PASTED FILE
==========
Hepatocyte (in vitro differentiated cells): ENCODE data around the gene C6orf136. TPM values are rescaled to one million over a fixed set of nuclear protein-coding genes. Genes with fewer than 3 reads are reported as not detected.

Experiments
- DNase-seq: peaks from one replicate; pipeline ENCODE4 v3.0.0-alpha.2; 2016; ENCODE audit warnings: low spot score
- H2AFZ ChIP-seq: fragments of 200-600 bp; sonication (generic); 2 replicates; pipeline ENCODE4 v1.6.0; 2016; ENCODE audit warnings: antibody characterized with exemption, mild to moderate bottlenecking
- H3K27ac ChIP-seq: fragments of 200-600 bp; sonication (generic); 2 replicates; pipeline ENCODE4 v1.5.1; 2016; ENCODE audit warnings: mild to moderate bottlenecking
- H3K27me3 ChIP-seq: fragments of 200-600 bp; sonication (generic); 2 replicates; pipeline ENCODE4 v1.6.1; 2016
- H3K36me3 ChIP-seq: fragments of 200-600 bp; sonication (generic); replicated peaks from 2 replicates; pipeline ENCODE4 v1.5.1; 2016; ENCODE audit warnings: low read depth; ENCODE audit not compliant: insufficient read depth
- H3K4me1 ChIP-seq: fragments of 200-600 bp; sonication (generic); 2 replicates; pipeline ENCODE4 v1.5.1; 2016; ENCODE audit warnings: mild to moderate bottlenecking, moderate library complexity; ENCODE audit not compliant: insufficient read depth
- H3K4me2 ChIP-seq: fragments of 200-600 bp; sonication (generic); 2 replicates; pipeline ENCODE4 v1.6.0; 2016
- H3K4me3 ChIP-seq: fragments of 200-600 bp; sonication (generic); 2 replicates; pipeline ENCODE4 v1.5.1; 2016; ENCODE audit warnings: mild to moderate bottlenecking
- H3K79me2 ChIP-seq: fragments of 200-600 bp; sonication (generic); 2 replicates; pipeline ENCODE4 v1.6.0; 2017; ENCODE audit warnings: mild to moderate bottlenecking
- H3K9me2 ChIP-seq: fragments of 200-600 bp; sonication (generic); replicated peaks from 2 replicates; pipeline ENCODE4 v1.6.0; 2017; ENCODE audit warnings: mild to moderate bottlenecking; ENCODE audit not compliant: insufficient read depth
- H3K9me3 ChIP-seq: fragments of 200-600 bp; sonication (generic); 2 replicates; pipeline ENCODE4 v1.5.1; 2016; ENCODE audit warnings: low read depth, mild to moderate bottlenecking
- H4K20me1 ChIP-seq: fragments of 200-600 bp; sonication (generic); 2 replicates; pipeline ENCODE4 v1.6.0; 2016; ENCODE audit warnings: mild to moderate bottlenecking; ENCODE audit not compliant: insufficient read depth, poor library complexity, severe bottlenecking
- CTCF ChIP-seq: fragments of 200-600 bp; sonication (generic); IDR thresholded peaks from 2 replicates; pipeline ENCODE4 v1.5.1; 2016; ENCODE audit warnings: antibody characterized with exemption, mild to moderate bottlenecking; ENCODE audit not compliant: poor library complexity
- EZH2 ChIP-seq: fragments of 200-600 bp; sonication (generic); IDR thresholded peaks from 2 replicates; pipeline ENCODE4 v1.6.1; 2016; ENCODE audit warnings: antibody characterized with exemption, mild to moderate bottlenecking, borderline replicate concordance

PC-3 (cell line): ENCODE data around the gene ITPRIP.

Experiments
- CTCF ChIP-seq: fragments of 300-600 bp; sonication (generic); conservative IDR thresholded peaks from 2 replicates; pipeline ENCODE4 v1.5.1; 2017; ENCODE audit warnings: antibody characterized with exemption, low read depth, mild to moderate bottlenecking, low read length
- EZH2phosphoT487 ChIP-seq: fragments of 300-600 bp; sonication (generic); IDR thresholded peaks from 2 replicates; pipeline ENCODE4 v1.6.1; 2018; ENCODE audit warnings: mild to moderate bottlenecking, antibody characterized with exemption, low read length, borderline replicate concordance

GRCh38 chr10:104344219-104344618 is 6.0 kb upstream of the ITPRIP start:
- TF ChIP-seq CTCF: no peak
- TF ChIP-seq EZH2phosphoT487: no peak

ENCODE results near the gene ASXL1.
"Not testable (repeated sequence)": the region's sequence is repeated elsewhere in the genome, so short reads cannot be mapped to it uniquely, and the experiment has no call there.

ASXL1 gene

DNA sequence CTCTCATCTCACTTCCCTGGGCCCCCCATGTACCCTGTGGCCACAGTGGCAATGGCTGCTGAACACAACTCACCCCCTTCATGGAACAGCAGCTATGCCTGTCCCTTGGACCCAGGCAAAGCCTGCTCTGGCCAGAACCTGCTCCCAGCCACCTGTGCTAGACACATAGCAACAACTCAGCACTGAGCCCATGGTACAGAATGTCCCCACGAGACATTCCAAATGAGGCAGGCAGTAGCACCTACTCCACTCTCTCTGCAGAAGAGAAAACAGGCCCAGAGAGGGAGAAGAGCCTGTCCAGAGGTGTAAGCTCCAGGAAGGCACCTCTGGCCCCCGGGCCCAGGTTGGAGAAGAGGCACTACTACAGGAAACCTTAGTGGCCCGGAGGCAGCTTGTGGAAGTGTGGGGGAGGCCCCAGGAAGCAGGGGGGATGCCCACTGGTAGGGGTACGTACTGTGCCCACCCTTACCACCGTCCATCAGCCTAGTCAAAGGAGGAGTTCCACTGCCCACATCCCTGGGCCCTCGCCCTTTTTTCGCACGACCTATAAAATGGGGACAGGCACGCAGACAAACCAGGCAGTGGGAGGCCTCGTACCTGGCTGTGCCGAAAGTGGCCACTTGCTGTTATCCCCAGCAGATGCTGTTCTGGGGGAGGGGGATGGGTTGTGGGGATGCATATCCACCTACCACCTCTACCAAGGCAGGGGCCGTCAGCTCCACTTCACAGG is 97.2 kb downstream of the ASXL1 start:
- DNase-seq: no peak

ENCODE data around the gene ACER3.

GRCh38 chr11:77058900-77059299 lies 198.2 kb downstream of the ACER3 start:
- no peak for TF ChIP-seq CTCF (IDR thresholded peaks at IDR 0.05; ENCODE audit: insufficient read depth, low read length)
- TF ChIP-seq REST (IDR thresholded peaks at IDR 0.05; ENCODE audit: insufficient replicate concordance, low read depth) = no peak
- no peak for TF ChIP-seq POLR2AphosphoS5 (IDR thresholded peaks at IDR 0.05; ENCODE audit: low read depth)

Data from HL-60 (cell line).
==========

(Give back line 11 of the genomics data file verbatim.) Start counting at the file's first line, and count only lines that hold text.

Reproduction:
- H3K79me2 ChIP-seq: fragments of 200-600 bp; sonication (generic); 2 replicates; pipeline ENCODE4 v1.6.0; 2017; ENCODE audit warnings: mild to moderate bottlenecking